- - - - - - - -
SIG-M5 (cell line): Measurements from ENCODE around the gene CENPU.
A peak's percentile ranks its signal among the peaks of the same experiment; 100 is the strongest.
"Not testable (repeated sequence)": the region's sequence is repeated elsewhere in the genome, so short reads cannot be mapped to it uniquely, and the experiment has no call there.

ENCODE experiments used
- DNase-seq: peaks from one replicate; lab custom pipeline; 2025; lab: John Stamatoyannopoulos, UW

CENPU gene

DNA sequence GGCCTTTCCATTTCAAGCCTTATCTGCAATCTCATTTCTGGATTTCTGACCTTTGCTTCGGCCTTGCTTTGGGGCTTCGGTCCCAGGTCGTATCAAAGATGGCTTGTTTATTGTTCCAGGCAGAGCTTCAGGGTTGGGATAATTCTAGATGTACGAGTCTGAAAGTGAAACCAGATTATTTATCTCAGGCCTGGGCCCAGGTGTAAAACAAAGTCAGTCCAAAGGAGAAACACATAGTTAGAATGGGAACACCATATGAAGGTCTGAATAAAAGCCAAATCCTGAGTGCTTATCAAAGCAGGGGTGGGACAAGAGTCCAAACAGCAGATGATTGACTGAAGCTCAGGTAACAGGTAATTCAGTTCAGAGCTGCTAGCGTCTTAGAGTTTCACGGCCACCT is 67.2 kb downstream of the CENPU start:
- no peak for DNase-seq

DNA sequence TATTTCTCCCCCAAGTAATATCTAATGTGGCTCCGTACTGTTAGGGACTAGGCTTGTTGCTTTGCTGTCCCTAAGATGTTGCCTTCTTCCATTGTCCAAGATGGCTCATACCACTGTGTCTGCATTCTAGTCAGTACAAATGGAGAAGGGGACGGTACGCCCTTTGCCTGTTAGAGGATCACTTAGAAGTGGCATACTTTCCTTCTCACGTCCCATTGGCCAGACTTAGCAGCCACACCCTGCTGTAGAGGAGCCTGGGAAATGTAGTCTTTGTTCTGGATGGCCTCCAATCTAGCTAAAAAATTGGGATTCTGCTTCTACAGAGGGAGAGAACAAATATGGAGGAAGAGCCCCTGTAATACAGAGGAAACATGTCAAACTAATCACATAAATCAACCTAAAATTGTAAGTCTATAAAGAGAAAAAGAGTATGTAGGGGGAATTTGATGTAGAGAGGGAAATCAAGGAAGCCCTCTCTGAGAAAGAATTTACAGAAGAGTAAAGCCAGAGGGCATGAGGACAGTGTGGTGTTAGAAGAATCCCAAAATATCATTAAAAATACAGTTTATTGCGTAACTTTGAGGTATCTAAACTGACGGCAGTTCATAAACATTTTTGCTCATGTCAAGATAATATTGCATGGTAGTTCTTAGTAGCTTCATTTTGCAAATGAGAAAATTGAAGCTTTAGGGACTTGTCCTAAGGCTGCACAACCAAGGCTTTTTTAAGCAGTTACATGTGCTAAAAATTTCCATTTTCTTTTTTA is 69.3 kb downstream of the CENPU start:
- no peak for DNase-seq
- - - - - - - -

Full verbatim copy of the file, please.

SIG-M5 (cell line): Measurements from ENCODE around the gene CENPU.
A peak's percentile ranks its signal among the peaks of the same experiment; 100 is the strongest.
"Not testable (repeated sequence)": the region's sequence is repeated elsewhere in the genome, so short reads cannot be mapped to it uniquely, and the experiment has no call there.

ENCODE experiments used
- DNase-seq: peaks from one replicate; lab custom pipeline; 2025; lab: John Stamatoyannopoulos, UW

CENPU gene

DNA sequence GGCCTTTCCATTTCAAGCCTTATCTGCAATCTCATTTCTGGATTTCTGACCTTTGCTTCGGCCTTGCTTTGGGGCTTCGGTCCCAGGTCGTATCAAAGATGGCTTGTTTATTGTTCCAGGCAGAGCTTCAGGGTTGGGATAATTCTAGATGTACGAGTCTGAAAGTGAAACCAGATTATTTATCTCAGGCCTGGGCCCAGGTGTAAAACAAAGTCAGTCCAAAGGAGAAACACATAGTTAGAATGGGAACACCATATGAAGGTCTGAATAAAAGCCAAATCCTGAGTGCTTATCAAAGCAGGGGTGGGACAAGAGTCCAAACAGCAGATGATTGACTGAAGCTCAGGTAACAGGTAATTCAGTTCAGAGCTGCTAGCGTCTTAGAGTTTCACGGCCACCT is 67.2 kb downstream of the CENPU start:
- no peak for DNase-seq

DNA sequence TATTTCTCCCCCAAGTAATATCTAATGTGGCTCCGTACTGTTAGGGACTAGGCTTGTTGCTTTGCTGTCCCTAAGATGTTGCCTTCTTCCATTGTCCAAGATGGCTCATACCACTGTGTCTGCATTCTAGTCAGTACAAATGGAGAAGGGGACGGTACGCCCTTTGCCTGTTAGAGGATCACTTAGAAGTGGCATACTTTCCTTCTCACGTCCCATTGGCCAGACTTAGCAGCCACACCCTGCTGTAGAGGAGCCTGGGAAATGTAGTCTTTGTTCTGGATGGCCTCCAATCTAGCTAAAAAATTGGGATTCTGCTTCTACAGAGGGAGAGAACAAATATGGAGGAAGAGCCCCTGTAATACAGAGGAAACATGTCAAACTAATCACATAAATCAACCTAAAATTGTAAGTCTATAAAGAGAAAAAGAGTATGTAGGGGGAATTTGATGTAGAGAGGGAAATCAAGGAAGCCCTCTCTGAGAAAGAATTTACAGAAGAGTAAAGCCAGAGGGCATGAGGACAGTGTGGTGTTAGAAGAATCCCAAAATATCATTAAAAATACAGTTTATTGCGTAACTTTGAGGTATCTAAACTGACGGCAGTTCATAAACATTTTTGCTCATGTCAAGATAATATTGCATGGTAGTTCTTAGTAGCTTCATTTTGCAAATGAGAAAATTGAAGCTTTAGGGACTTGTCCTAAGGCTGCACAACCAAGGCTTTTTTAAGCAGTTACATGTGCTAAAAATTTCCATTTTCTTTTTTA is 69.3 kb downstream of the CENPU start:
- no peak for DNase-seq